GE Renewable Energy reported progress in the development of recyclable wind turbine blades – an effort underway by a consortium of which GE is part. The first prototype, 100% recyclable blade is a 62-m long structure produced in thermoplastic resin embedded with a high-performance glass fabric material.
The ZEBRA (Zero wastE Blade ReseArch) consortium project also involves specialty material developer Arkema and high-performance fabric developer Owens Corning, and rotor-blade manufacturer LM Wind Power, a GE Renewable Energy business. The research is led by a French industrial research center, IRT Jules Verne.
Other members of the consortium are CANOE, a specialist in polymer formulation and fiber-reinforced composite manufacturing; Engie, a renewable energy supplier; and SUEZ, a provider of environmental services.
The liquid thermoplastic resin is adapted for manufacturing of large parts by resin infusion, combined with high-performance fabrics. The resulting composite material reportedly performs similarly to thermoset resins – but is recyclable.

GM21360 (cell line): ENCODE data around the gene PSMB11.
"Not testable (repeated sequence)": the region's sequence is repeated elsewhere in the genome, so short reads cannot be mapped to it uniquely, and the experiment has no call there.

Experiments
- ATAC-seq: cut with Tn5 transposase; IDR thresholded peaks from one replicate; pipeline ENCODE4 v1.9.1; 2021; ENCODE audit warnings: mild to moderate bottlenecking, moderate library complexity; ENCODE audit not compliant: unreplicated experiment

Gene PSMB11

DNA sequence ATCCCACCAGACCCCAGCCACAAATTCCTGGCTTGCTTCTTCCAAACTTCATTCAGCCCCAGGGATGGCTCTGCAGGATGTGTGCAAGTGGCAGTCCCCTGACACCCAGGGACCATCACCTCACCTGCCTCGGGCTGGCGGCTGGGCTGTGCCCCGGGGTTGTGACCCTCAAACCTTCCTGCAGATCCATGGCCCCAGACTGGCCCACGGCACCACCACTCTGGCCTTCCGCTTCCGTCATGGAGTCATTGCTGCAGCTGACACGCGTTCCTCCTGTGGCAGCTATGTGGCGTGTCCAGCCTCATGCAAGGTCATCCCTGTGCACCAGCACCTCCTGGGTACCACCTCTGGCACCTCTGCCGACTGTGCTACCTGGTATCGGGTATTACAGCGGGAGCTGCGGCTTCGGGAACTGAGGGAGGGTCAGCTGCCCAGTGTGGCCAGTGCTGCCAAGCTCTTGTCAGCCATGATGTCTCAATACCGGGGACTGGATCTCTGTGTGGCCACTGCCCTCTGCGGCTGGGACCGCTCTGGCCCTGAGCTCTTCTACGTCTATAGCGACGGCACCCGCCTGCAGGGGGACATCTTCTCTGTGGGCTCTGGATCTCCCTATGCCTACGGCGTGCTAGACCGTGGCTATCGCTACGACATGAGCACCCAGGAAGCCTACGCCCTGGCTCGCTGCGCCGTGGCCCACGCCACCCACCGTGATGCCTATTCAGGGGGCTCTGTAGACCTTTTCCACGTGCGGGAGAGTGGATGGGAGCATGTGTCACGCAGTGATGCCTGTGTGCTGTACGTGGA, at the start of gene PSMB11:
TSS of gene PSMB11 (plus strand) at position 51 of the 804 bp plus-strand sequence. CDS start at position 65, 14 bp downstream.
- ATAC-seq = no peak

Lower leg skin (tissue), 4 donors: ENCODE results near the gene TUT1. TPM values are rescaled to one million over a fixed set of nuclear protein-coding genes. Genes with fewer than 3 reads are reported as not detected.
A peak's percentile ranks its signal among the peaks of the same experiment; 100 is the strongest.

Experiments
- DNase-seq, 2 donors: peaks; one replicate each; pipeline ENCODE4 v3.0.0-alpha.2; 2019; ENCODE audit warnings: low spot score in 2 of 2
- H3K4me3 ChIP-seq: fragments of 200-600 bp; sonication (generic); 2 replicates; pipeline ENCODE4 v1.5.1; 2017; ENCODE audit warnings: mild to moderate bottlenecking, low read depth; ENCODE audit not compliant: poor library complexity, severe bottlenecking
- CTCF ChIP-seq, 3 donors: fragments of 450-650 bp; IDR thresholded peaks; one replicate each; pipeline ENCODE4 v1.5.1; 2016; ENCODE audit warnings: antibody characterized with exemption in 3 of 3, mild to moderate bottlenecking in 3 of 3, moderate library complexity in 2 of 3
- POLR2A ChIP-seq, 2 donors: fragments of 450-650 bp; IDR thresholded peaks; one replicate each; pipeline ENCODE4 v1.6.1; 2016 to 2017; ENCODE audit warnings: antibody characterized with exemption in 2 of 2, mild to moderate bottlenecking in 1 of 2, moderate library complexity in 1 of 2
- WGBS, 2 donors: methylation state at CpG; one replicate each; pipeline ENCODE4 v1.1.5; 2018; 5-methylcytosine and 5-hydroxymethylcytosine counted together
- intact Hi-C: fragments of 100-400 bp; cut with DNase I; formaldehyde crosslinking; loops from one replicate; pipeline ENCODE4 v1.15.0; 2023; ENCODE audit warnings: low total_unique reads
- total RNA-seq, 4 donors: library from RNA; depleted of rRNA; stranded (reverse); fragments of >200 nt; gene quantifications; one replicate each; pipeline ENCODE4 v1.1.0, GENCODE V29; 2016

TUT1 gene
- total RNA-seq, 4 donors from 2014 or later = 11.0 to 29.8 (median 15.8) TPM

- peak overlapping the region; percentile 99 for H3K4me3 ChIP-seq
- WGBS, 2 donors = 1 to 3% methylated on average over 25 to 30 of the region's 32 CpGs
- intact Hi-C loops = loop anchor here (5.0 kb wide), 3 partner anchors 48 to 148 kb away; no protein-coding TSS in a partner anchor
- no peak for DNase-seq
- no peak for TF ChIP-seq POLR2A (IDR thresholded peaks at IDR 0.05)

LM Wind Power designed and built the blade at its plant in Ponferrada, Spain, following a year of material development and testing, and sub-component process trials by the consortium partners.
The composite components can be recycled using an advanced chemical recycling method during which the resin is fully depolymerized, fiber is separated from the resin, and new virgin resin and high-modulus glass are separated, ready for reuse.
“With this project we are addressing two crucial industry challenges. On one hand, we are progressing on our Zero Waste Blades vision by preventing and recycling manufacturing waste. On the other, we are taking blade recyclability to a new level: the end-of-life thermoplastic composite blade material has high value in itself and can be readily utilized in other industries as material compounds but can also be depolymerized and the resin reused in the production of new blades,” stated John Korsgaard, LM Wind Power senior director.
In addition to material testing and process trials, the consortium also reports progress on developing and optimizing the manufacturing process, using automation to reduce energy consumption and production waste.
LM Wind Power will now start full-scale structural lifetime testing at its Test and Validation Centre in Denmark, to verify the performance of the composite material and its feasibility for future sustainable blade production. Once these tests are finished, end-of-life recycling methods will also be validated.